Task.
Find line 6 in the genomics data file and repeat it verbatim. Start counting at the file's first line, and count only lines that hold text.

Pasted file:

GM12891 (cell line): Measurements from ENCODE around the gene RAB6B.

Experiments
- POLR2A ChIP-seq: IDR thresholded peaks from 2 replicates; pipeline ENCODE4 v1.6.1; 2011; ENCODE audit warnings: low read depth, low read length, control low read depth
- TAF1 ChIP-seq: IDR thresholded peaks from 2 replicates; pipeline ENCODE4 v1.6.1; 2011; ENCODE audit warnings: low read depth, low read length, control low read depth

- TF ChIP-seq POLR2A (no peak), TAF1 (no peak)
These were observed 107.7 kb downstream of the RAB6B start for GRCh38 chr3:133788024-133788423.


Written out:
These were observed 107.7 kb downstream of the RAB6B start for GRCh38 chr3:133788024-133788423.